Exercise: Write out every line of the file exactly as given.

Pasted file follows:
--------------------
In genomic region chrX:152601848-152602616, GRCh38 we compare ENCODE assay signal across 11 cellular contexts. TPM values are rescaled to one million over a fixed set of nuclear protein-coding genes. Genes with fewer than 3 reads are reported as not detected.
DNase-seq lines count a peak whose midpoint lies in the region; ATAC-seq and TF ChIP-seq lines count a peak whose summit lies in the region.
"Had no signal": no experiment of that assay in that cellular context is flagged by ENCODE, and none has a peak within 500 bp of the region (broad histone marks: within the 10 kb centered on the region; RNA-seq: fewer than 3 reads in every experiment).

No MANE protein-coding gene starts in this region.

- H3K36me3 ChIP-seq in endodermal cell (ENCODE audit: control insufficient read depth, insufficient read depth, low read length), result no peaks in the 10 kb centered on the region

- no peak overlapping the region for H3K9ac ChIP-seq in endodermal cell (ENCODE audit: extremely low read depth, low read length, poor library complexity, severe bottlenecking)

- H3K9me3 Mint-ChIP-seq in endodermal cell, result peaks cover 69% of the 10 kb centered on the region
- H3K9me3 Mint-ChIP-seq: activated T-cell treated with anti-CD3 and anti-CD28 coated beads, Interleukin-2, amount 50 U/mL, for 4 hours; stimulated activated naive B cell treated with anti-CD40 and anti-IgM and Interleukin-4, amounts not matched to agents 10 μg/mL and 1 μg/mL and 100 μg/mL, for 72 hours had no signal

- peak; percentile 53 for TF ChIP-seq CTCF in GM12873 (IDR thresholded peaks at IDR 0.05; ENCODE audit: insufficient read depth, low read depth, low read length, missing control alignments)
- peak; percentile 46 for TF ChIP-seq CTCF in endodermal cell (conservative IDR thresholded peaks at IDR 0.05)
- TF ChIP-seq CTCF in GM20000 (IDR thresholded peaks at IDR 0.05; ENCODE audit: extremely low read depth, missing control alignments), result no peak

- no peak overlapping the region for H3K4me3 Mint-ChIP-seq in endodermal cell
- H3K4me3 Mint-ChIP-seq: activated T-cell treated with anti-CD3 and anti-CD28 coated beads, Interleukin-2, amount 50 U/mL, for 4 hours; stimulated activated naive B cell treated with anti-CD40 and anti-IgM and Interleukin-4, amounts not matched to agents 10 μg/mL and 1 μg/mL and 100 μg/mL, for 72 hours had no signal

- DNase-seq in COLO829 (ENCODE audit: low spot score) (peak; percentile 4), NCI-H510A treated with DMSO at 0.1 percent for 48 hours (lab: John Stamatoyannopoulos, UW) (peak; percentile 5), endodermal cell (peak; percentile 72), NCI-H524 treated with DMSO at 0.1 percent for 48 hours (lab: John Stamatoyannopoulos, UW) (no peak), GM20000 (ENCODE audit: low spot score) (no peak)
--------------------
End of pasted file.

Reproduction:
In genomic region chrX:152601848-152602616, GRCh38 we compare ENCODE assay signal across 11 cellular contexts. TPM values are rescaled to one million over a fixed set of nuclear protein-coding genes. Genes with fewer than 3 reads are reported as not detected.
DNase-seq lines count a peak whose midpoint lies in the region; ATAC-seq and TF ChIP-seq lines count a peak whose summit lies in the region.
"Had no signal": no experiment of that assay in that cellular context is flagged by ENCODE, and none has a peak within 500 bp of the region (broad histone marks: within the 10 kb centered on the region; RNA-seq: fewer than 3 reads in every experiment).

No MANE protein-coding gene starts in this region.

- H3K36me3 ChIP-seq in endodermal cell (ENCODE audit: control insufficient read depth, insufficient read depth, low read length), result no peaks in the 10 kb centered on the region

- no peak overlapping the region for H3K9ac ChIP-seq in endodermal cell (ENCODE audit: extremely low read depth, low read length, poor library complexity, severe bottlenecking)

- H3K9me3 Mint-ChIP-seq in endodermal cell, result peaks cover 69% of the 10 kb centered on the region
- H3K9me3 Mint-ChIP-seq: activated T-cell treated with anti-CD3 and anti-CD28 coated beads, Interleukin-2, amount 50 U/mL, for 4 hours; stimulated activated naive B cell treated with anti-CD40 and anti-IgM and Interleukin-4, amounts not matched to agents 10 μg/mL and 1 μg/mL and 100 μg/mL, for 72 hours had no signal

- peak; percentile 53 for TF ChIP-seq CTCF in GM12873 (IDR thresholded peaks at IDR 0.05; ENCODE audit: insufficient read depth, low read depth, low read length, missing control alignments)
- peak; percentile 46 for TF ChIP-seq CTCF in endodermal cell (conservative IDR thresholded peaks at IDR 0.05)
- TF ChIP-seq CTCF in GM20000 (IDR thresholded peaks at IDR 0.05; ENCODE audit: extremely low read depth, missing control alignments), result no peak

- no peak overlapping the region for H3K4me3 Mint-ChIP-seq in endodermal cell
- H3K4me3 Mint-ChIP-seq: activated T-cell treated with anti-CD3 and anti-CD28 coated beads, Interleukin-2, amount 50 U/mL, for 4 hours; stimulated activated naive B cell treated with anti-CD40 and anti-IgM and Interleukin-4, amounts not matched to agents 10 μg/mL and 1 μg/mL and 100 μg/mL, for 72 hours had no signal

- DNase-seq in COLO829 (ENCODE audit: low spot score) (peak; percentile 4), NCI-H510A treated with DMSO at 0.1 percent for 48 hours (lab: John Stamatoyannopoulos, UW) (peak; percentile 5), endodermal cell (peak; percentile 72), NCI-H524 treated with DMSO at 0.1 percent for 48 hours (lab: John Stamatoyannopoulos, UW) (no peak), GM20000 (ENCODE audit: low spot score) (no peak)